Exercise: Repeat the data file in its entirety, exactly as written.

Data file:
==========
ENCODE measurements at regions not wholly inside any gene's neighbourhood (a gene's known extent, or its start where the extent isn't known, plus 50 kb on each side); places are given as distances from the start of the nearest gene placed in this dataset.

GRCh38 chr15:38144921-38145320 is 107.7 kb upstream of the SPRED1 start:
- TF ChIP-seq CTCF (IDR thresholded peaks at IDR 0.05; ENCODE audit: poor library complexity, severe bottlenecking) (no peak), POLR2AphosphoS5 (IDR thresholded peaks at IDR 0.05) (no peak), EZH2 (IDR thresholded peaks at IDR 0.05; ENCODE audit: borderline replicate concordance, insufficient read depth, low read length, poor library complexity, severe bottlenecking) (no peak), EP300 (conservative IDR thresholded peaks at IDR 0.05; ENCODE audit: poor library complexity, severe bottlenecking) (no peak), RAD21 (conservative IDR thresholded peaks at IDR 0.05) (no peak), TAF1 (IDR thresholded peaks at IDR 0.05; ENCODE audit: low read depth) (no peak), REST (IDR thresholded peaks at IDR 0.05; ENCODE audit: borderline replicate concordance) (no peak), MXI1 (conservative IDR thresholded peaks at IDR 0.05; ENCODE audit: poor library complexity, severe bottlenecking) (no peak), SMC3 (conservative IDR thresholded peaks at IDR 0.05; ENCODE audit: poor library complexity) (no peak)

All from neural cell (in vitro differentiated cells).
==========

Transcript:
ENCODE measurements at regions not wholly inside any gene's neighbourhood (a gene's known extent, or its start where the extent isn't known, plus 50 kb on each side); places are given as distances from the start of the nearest gene placed in this dataset.

GRCh38 chr15:38144921-38145320 is 107.7 kb upstream of the SPRED1 start:
- TF ChIP-seq CTCF (IDR thresholded peaks at IDR 0.05; ENCODE audit: poor library complexity, severe bottlenecking) (no peak), POLR2AphosphoS5 (IDR thresholded peaks at IDR 0.05) (no peak), EZH2 (IDR thresholded peaks at IDR 0.05; ENCODE audit: borderline replicate concordance, insufficient read depth, low read length, poor library complexity, severe bottlenecking) (no peak), EP300 (conservative IDR thresholded peaks at IDR 0.05; ENCODE audit: poor library complexity, severe bottlenecking) (no peak), RAD21 (conservative IDR thresholded peaks at IDR 0.05) (no peak), TAF1 (IDR thresholded peaks at IDR 0.05; ENCODE audit: low read depth) (no peak), REST (IDR thresholded peaks at IDR 0.05; ENCODE audit: borderline replicate concordance) (no peak), MXI1 (conservative IDR thresholded peaks at IDR 0.05; ENCODE audit: poor library complexity, severe bottlenecking) (no peak), SMC3 (conservative IDR thresholded peaks at IDR 0.05; ENCODE audit: poor library complexity) (no peak)

All from neural cell (in vitro differentiated cells).